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  • Is This Becoming a Trend?

    During the background process for my last agency I turned in a Personal History Statement (PHS) directly to a background investigator (BI). I was able to work with him and check to see what he wanted and how much he wanted to know. What does this question mean? etc.

    Lately, for some of my recent attempts at getting hired, the agency has requested a PHS very early on in the process and sometimes it's part of the actual application process itself.

    These PHSs have gone to nobody in particular or have even gone to non-sworn personnel rather than an actual BI. There is no particular BI to ask questions of or seek clarification something. If you have a question, you might get a BI to answer, but he/she may tell you something different than another BI might tell you a different day.

    Of the agencies that have discontinued the process after receiving my PHS, one sent it back to me. I like this since that way I know it's not just floating around who knows where. I'm actually no sure what to do with it, since it had very specific questions other agencies don't ask and subjects I'd rather not get into.

    Other agencies have kept the PHS with no indication of what they did with it, like filed it, destroyed it, or whatever.

    It seems like some of these are simply reading the responses in the PHS and making a decision rather than actually conducting a background or asking for clarification on anything they don't like. I don't have any known "disqualifiers" in my background.

    I've even had an oral board ask if they would find anything of concern IF they were to do a background. I felt like answering, "Well, pass me on this oral board, offer me employment and we'll both find out."

    Is this all a new trend? Or has it been going on awhile since I have been out of the game?

    Is anyone else uncomfortable with submitting very personal information to someone like a secretary or clerk (no offense), rather than to an actual BI?

    What about PHSs from a decade ago from agencies where I wasn't hired? Do agencies keep these things around that long?

    Anyway, just some thoughts for discussion. Sorry if any of this sounds rambling.
    Those who are successful at what they do don't give a rip about what others think about them.

    We don't rent pigs.

  • #2
    Administrative procedures vary from department to department. The PHS is a very critical document, and I can understand your reluctance to submit it to "just anybody". There is no iron clad guarantee your information won't fall into unauthorized hands, but the chances are pretty rare that it will. Basically, when you apply to a given agency, you're pretty much bound by the rules and procedures they follow. I'm not going to tell you they're always all that well thought out, and make sense. Some do, some don't. In a hiring process, it's only neccessary the procedures make sense to that particular department. Hope things work out for you.

    Comment


    • #3
      I guess the frustrating part is I go through heck trying to get a PHS done on time, just to have the agency take a cursory glance at it and make some quick judgment that they do not want to bother with it any further.

      My inkling is that they are seeing not automatic disqualifications (DQs), but maybe things they don't want to deal with. Examples might include having too many jobs. Or having applied at too many other agencies. Or having been released from probation.

      They tell me they want complete honesty and assure me they will fully examine the circumstances of what I tell them, but it never gets to the point I have the opportunity to explain something in detail because I never get to speak to a BI personally.

      I then get letters that say, "You do not meet our criteria", or "We do not have a suitable position for you at this time" or "You were not among the most qualified applicants".

      I don't know that I have ever been told that I specifically FAILED a background check. It's always excuses like, "We've decided not to continue the hiring process at this time."

      When I complete a PHS for another agency, I have to indicate whether another agency has conducted a background. Because I never know for sure that a background was conducted or not (because all I did was send in a PHS), I have to call the previous agencies. Sometimes they conducted one (meaning a clerk called a few places and asked about me) or they did not do one at all.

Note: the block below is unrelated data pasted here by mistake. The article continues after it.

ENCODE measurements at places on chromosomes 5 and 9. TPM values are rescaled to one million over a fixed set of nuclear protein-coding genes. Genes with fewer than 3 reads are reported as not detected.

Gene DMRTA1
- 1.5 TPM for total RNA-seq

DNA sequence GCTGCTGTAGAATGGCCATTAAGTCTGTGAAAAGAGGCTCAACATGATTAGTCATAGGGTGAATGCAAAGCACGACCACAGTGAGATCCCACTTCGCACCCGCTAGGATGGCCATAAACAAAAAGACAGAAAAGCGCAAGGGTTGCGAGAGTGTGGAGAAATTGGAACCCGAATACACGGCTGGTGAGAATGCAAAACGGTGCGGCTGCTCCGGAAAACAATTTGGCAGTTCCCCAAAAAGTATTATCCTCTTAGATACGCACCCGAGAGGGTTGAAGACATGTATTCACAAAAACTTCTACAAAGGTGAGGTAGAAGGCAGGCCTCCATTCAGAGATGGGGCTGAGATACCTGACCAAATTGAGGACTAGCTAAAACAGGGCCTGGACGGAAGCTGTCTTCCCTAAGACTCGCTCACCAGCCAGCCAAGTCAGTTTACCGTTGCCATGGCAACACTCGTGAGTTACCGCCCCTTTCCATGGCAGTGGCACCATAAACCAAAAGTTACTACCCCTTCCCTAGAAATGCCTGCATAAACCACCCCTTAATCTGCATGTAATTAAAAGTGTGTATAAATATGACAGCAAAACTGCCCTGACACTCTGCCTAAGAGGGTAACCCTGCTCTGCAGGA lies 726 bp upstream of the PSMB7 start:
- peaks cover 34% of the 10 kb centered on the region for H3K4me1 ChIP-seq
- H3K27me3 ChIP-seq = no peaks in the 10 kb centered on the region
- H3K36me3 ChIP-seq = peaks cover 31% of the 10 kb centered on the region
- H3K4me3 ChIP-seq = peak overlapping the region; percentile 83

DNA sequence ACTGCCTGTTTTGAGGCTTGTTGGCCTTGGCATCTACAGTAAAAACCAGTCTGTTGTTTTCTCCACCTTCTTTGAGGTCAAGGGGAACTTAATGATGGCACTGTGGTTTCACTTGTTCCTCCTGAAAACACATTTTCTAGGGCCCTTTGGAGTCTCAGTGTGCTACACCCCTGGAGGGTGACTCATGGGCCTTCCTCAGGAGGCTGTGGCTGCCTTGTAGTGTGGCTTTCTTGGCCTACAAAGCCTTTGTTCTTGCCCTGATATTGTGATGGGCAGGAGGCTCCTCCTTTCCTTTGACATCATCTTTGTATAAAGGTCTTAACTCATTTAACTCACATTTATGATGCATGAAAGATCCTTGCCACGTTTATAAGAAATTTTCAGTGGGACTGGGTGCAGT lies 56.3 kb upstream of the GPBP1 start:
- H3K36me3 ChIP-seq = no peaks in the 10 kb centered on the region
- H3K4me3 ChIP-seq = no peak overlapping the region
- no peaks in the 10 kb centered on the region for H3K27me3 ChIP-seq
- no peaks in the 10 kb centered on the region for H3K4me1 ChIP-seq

Over 10 years ago when I went through this process before, it seemed like the agencies followed a basic procedure that included an application, written test, physical agility, oral board, and conditional offer, which was based on a background, and medical and psychological tests. The agency had some level of investment in you at that point and it was worth their while to objectively look at the circumstances surrounding your background.

      Since I am not getting to speak to a BI while completing my PHS, should I be more specific on some of the questions? Should I explain IN EXPLICIT DETAIL any facts surrounding potential negatives in my background?
      Those who are successful at what they do don't give a rip about what others think about them.

      We don't rent pigs.

      Comment


      • #4
        It seems like a lot of agencies, particularly the smaller ones are trying to streamline their process. They are taking possible factors that might cut you out of the process later and they are saving them time and money by cutting you out early on (at least this seems to be the thinking). Money is tight right now for most everyone and they are trying to save all that they can by lightening their load early on.

        I still think most of the bigger departments are sticking to the full process, if they are hiring at all.

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        • #5
          That makes sense, but they may jump the gun and pass over otherwise good candidates just because their background may appear questionable on paper.

          I guess what I am saying is that agencies seem to be making snap judgments without looking closely at the issues.

          Agencies complain about a lack of qualified candidates who don't have DQs in their background and then pass over people who don't have DQs (drug use, domestics, felonies, etc.), but may have situations that require some explanation.

          For instance, if a candidate was released from a probationary period without cause from their previous agency, that would LOOK bad on paper, if that's all you knew.

          If you were to do some checking and found that the release came just shy of the 18 month probationary period, was done by the third department head in that time period, all his evaluations were satisfactory, and the candidate had been with a similar-sized agency before this for the long-term with no issues, wouldn't that change things for you?

          What if another candidate had numerous jobs in a short period of time. That might LOOK bad on paper.

          If you were to do some checking, you found that the candidate was pursuing a degree and made that the priority. When his school, schedule changed, he quit the job and found another. Would that change things?